[FONT=Calibri][FONT=Courier][COLOR=#2c2c2c]If Result = 0 Then Exit For[/COLOR][/FONT][/FONT]
    [FONT=Calibri][FONT=Courier][COLOR=#2c2c2c]Next[/COLOR][/FONT][/FONT]
    
    [FONT=Calibri][FONT=Courier][COLOR=#2c2c2c]Print j [/COLOR][/FONT][/FONT]
    [FONT=Calibri][FONT=Courier][COLOR=#2c2c2c]BCryptCloseAlgorithmProvider(hRand, 0)[/COLOR][/FONT][/FONT]
    [FONT=Calibri][FONT=Courier][COLOR=#2c2c2c]Waitkey$[/COLOR][/FONT][/FONT]
    [FONT=Calibri][FONT=Courier][COLOR=#2c2c2c]End Function[/COLOR][/FONT][/FONT]
    Last edited by Ribeiro Alvo; 12 Feb 2021, 04:06 PM. Reason: Bug fix as suggested by David on post #9

    Leave a comment:


  • David Roberts
    replied
    Here is a simple test using an Integer as a buffer.

    The trial calls BCryptGenRandom 2^16 times. The integer could be zero on the first trial but that is highly unlikely. It could be zero on the 2^16th trial but that is equally unlikely. On average, we should get zero after 2^15, 2^16/2, trials; provided we have a perfect distribution uniformity.

    So, I did 10,000 trials and got an average of 41,633.6572. That is 2^15.35 which isn't that far from 2^15. 10,000 trials isn't that large and a larger test should see us getting closer to 2^15.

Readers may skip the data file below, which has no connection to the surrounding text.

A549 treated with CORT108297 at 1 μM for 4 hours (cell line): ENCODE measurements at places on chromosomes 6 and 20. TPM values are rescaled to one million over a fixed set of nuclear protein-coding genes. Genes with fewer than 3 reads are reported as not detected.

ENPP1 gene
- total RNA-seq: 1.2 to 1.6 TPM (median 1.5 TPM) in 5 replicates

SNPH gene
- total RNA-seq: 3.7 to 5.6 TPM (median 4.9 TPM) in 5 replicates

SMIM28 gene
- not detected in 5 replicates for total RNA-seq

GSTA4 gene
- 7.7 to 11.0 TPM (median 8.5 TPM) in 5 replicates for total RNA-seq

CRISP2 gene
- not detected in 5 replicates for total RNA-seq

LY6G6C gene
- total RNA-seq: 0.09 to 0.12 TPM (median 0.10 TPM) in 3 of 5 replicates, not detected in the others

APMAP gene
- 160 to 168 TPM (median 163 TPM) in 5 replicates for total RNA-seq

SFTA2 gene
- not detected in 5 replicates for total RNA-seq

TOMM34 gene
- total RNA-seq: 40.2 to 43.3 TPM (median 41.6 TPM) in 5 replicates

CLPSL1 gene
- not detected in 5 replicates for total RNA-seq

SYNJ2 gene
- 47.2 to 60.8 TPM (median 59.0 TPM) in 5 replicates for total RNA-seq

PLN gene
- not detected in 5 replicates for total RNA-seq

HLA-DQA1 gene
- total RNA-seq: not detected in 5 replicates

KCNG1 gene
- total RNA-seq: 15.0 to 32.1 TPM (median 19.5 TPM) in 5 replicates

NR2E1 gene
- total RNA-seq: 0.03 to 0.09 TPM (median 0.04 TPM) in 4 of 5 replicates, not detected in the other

With could do the same for a Dword buffer but then the average would be 2^31, so I wouldn't hold my breath on that test. Estimates vary but the chance of being struck by lightning in the UK is about 2^20 to 1 against.

    I have done distribution uniformity tests on all my generators using a few more metrics than Formilab's Ent uses and found that BCryptGenRandom is one of the best and even beats Intel's RdRand but only just.
    Code:
    #Break On
    #Compile exe
    #Dim All
    #Include "win32api.inc"
     
    Function PBMain
    Local hRand As Dword
    Local Result As Integer
    Local j, i, tot As Long
      BCryptOpenAlgorithmProvider(hRand, $$BCRYPT_RNG_ALGORITHM, $$Nul, 0)
      For j = 1 To 10000
        For i = 1 To 2^16
          BCryptGenRandom(hRand, VarPtr(Result), 2, 0)
          If Result = 0 Then Exit For
        Next
        tot += i
      Next
      Print tot/10000
      BCryptCloseAlgorithmProvider(hRand, 0)
      Waitkey$
    End Function